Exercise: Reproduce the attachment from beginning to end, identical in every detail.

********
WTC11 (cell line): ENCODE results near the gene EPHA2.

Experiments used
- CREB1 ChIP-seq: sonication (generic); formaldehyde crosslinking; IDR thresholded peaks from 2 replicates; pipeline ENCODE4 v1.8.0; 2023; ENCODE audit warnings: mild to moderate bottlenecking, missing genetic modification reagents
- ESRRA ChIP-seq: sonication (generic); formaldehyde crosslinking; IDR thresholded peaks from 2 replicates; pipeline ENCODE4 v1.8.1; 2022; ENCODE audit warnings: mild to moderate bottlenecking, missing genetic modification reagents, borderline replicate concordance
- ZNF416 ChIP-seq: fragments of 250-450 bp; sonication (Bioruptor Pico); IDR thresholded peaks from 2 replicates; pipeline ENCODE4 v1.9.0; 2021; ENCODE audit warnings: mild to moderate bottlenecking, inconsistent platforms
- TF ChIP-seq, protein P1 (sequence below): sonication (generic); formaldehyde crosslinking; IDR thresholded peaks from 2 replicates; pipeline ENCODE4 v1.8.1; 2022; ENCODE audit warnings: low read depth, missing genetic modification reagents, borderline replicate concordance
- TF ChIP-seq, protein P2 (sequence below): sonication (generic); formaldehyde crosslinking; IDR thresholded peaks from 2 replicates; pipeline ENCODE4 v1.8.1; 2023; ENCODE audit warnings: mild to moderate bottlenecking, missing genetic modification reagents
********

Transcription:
WTC11 (cell line): ENCODE results near the gene EPHA2.

Experiments used
- CREB1 ChIP-seq: sonication (generic); formaldehyde crosslinking; IDR thresholded peaks from 2 replicates; pipeline ENCODE4 v1.8.0; 2023; ENCODE audit warnings: mild to moderate bottlenecking, missing genetic modification reagents
- ESRRA ChIP-seq: sonication (generic); formaldehyde crosslinking; IDR thresholded peaks from 2 replicates; pipeline ENCODE4 v1.8.1; 2022; ENCODE audit warnings: mild to moderate bottlenecking, missing genetic modification reagents, borderline replicate concordance
- ZNF416 ChIP-seq: fragments of 250-450 bp; sonication (Bioruptor Pico); IDR thresholded peaks from 2 replicates; pipeline ENCODE4 v1.9.0; 2021; ENCODE audit warnings: mild to moderate bottlenecking, inconsistent platforms
- TF ChIP-seq, protein P1 (sequence below): sonication (generic); formaldehyde crosslinking; IDR thresholded peaks from 2 replicates; pipeline ENCODE4 v1.8.1; 2022; ENCODE audit warnings: low read depth, missing genetic modification reagents, borderline replicate concordance
- TF ChIP-seq, protein P2 (sequence below): sonication (generic); formaldehyde crosslinking; IDR thresholded peaks from 2 replicates; pipeline ENCODE4 v1.8.1; 2023; ENCODE audit warnings: mild to moderate bottlenecking, missing genetic modification reagents